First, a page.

Does this sound familiar? A reader wrote:
Once my sons are on the computer or playing video games, I can’t get them to come to dinner or practice piano. They say they aren’t hungry, or that they have to use the computer to do their homework. What can I do?
Tech’s Taken Over
I often equate the adrenalin rush and enjoyment of video games (or their close cousins, the computer and Internet) to a heroin drip. Dramatic, I know. But despite the many wonderful things that technology has given us, there are addictive elements to it that are causing profound disconnection in families. Here’s my advice:
- Although you may not like hearing it, the solution begins with you, the parents. If your kids see you glued to your cell phone or iPad, they will think it’s perfectly reasonable to mimic your behavior. Are they watching you engage in conversation without stealing a side-glance at your smartphone? Do you take time to play music or read, or are you on your computer every spare moment? I often say, “Live like your kids are watching … because they are.” Take an honest look at how hooked you’ve become to your devices and take steps to unplug.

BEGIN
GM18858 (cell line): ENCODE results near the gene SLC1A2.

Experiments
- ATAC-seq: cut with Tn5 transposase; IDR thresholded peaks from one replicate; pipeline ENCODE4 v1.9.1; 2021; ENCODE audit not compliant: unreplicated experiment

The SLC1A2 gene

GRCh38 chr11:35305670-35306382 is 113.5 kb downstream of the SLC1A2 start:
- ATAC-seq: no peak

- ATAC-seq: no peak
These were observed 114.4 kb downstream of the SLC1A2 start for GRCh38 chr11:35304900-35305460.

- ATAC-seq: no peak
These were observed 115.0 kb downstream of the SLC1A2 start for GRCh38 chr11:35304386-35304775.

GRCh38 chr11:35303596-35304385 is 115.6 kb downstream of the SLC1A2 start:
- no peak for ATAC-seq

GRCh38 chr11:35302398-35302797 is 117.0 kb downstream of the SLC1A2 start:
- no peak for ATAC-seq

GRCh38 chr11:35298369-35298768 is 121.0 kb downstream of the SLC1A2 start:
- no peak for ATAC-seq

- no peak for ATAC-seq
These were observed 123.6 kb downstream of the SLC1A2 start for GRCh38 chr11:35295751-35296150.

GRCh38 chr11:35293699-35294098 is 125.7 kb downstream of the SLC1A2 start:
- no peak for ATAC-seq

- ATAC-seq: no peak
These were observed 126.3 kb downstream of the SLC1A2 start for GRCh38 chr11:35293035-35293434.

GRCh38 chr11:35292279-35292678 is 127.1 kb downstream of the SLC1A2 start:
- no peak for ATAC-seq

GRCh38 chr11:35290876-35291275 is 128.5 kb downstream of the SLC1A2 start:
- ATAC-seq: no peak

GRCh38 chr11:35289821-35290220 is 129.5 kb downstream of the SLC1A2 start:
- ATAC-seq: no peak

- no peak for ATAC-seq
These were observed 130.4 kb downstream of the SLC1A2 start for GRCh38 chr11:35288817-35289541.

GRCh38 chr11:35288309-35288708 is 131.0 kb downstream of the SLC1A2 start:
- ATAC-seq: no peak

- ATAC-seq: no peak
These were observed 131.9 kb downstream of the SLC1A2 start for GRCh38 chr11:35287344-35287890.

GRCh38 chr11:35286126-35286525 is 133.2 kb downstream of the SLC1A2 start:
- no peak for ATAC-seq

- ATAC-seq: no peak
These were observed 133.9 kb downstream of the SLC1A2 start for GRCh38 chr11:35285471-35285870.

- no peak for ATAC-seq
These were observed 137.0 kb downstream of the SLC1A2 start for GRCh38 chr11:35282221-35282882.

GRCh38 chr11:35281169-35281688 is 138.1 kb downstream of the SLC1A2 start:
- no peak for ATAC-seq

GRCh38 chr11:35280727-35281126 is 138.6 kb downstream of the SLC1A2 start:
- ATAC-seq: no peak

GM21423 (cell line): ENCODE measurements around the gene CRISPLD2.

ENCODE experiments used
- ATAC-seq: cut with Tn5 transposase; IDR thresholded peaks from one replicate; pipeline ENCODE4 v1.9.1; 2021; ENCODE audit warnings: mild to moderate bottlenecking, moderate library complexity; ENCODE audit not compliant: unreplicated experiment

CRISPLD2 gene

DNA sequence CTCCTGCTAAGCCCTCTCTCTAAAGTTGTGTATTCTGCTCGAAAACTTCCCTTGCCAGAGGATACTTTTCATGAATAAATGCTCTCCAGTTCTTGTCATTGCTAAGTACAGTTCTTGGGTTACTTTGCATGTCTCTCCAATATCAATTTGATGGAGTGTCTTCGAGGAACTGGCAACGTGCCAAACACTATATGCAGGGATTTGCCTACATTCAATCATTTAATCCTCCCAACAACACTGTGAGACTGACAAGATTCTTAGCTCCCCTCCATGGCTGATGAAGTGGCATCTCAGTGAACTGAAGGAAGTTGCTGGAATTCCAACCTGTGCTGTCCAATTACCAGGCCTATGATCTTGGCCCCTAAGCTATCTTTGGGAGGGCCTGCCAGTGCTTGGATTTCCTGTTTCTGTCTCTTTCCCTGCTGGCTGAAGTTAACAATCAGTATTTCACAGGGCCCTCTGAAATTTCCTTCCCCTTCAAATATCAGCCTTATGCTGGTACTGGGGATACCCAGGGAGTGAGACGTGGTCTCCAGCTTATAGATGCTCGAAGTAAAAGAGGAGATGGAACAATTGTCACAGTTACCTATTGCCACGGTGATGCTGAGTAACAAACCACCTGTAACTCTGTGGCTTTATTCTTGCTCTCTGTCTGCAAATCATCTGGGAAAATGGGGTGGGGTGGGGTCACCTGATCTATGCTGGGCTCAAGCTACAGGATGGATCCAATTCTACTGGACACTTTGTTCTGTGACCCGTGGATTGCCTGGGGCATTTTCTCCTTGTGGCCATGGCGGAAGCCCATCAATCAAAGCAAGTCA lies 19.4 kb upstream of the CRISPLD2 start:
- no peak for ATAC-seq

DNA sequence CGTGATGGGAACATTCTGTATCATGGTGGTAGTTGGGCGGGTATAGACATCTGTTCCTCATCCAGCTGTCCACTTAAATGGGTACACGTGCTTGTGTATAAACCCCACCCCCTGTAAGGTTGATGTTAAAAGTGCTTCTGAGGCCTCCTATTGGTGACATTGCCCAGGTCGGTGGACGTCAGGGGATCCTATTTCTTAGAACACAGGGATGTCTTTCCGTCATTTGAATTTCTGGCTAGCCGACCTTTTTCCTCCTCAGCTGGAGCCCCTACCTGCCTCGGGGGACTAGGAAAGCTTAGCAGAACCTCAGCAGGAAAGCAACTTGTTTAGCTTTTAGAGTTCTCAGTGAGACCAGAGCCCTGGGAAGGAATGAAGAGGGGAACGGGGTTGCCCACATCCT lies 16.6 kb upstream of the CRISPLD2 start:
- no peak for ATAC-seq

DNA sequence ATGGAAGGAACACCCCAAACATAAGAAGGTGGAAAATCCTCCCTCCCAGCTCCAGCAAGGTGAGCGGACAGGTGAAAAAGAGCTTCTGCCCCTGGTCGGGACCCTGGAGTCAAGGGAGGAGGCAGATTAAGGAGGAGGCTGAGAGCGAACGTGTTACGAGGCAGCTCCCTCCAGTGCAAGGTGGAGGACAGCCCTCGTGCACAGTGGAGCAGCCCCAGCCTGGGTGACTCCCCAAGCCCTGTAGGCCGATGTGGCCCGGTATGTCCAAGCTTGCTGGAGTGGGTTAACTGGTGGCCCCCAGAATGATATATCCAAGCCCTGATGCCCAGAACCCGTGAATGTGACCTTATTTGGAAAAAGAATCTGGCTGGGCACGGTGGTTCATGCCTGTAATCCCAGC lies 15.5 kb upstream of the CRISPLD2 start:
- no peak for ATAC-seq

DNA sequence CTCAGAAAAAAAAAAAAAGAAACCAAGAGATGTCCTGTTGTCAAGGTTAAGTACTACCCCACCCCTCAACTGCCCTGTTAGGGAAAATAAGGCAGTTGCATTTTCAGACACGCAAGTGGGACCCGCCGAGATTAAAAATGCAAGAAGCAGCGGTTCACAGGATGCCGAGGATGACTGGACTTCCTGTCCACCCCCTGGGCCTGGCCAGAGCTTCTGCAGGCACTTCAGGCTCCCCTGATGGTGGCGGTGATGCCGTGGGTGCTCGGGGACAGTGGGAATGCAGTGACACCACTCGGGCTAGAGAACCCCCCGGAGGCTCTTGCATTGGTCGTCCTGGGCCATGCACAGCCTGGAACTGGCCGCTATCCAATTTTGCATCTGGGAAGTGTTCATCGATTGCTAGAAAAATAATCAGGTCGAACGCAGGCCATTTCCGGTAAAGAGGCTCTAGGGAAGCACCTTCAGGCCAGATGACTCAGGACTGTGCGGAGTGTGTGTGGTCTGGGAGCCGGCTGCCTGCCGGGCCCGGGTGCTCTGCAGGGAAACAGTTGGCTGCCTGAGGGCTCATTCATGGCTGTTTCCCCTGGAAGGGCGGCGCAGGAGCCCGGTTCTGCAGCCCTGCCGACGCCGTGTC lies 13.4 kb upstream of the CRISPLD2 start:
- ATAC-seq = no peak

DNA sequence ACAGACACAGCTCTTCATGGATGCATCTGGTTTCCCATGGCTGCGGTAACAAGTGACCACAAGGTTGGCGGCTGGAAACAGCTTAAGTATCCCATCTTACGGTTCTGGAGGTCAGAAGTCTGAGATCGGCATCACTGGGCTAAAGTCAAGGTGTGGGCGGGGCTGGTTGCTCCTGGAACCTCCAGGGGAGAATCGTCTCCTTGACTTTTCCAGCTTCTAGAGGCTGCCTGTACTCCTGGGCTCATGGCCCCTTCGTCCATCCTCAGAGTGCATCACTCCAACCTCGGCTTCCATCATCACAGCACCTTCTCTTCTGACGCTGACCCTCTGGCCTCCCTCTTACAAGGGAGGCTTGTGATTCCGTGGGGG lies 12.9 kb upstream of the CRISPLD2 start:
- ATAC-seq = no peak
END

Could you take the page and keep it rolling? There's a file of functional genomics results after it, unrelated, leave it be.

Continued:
- Schedule a family meeting and tell your kids that if you have to call them more than twice for dinner or if you argue about starting homework, the next day they won’t be allowed to use whatever device made them late. Create guidelines that you’re willing to stick to and be prepared for tears.
- Have a family “unplugged” night once a week where no one uses their devices after 6 or 7 p.m. (This means any computer-related homework need to be finished early.) Have leisurely dinners with extended conversations. Play board games. Listen to your kids share the mundane matters of their day. Or just curl up in the living room with books, reading a favorite passage to one another now and again. It sounds terribly old-fashioned, but one of the best ways to teach kids to become less device-dependent is to promote family activities that don’t require electricity.
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